Schaller needs to be preparing to intercept a pass here. Instead, he’s watching Hall, so he hasn’t brought his stick back into a ready position yet. At this point he should have his stick in two hands and be ready to move it, but its still casually resting in one, which makes his reaction to the next part much too slow to do anything about it.
Hall gets around Beagle then finds Hughes with a laser that Schaller is just a bit too unprepared and too out of position to get in the way of.
And here we have the “oh, crap” moment from all five Canucks. Everyone in a white jersey wants to know who was supposed to be covering this kid, and why does he have the puck. Hughes, clearly, has an unbelievably wide open space to shoot at, if only for a moment
Hughes deadens the pass without a second touch, one of the skills that makes him such a lethally quick shot. He picks his spot and begins the release all in less than one second. The Canucks have barely managed to adjust to the sudden puck movement. Demko hesitated for a moment here, which was interesting— typically goalies will begin the slide as soon as they see the pass, but Demko waited until he saw who had the puck before he moved. Maybe he was expecting Hall to take the shot, or figured it’d be passed right back to Hall, but for whatever reason Hall or something seems to have been in his head and that split-second hesitation leaves Hughes a ton of room to find the back of the net.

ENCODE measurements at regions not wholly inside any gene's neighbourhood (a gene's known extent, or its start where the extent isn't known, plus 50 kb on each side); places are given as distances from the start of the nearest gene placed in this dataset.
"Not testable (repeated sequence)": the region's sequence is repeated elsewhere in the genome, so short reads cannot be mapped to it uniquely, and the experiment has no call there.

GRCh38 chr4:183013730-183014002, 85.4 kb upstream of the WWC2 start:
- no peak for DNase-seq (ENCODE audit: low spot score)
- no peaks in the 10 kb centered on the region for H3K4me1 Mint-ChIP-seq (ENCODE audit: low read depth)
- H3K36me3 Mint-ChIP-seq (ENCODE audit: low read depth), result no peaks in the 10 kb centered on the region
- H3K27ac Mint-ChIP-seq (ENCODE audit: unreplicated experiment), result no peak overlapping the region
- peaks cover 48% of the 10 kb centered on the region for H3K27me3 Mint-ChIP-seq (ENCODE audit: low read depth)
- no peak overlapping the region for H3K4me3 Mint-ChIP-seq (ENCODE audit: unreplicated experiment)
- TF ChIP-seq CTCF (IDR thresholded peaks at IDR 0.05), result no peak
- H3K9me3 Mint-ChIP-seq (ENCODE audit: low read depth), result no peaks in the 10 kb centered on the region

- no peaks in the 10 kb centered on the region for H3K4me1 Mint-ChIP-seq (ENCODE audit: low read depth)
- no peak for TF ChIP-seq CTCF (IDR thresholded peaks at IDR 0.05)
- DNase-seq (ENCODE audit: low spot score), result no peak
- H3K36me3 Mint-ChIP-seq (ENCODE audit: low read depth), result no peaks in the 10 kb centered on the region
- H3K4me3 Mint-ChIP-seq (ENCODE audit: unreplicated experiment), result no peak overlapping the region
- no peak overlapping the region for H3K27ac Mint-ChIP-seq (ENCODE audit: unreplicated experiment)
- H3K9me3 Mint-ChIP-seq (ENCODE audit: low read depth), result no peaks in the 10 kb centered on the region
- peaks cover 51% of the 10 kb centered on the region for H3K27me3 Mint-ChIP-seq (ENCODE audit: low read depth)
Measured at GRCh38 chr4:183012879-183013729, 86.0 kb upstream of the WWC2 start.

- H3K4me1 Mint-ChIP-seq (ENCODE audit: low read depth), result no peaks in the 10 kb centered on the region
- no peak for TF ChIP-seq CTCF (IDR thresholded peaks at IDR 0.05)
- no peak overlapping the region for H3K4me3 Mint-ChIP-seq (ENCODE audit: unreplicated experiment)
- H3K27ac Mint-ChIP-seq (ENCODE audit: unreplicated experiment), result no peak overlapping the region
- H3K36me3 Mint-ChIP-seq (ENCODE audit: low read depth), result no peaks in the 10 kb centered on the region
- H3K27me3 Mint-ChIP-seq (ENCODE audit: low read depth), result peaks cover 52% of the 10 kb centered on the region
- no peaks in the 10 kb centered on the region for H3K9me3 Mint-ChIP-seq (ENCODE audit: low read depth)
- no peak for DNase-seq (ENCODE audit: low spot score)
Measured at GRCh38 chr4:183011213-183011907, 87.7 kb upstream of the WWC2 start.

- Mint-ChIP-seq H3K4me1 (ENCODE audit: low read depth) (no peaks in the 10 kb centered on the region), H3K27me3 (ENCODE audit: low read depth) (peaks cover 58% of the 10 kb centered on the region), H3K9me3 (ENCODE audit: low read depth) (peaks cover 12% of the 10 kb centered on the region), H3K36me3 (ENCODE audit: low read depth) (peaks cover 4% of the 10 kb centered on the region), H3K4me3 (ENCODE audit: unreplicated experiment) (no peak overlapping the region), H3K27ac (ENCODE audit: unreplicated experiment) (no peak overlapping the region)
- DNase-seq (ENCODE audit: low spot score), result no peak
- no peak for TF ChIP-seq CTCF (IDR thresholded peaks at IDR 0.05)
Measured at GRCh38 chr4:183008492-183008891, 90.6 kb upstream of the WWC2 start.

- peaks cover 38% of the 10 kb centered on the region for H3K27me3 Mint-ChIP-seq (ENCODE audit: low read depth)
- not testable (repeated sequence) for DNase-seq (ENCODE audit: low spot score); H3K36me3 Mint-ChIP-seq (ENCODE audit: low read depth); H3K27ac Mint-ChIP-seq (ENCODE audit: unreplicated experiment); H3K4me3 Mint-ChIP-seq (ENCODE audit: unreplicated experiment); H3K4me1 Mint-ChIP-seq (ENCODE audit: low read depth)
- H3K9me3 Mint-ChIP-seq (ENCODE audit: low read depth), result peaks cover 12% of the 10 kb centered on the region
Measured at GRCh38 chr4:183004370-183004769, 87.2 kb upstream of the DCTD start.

Hughes, to give the first overall pick his due, does not need a ton of room to place his shot. He absolutely roofs it with no chance for Demko to get to it. Edler seems to have noticed Demko’s positioning and makes a solid effort to save the day with a split that I’m sure left him sore the next morning, but Hughes’ shot was more than high enough to avoid Edler’s split. It also avoided Schaller’s stick as he made a last ditch effort to try and and get to the puck.
Additional Impacts Worth Mentioning
- Palmieri and Simmonds do not touch the puck in this relatively quick sequence. In fact they barely move at all. However their presence in front of the net is a huge part of why this play is able to work. Having not just one but two players in the high danger area in front of the net forces the Canucks penalty killers to collapse their box and play almost man to man defense in the slot, leaving Beagle and Schaller alone to try and manage the three remaining Devils. They are also then available in the actual slot if Hughes’ shot were to create a rebound. If the puck were to move higher again, such as if it were passed back to Vatanen, one of them could move in front of Demko and become a screen.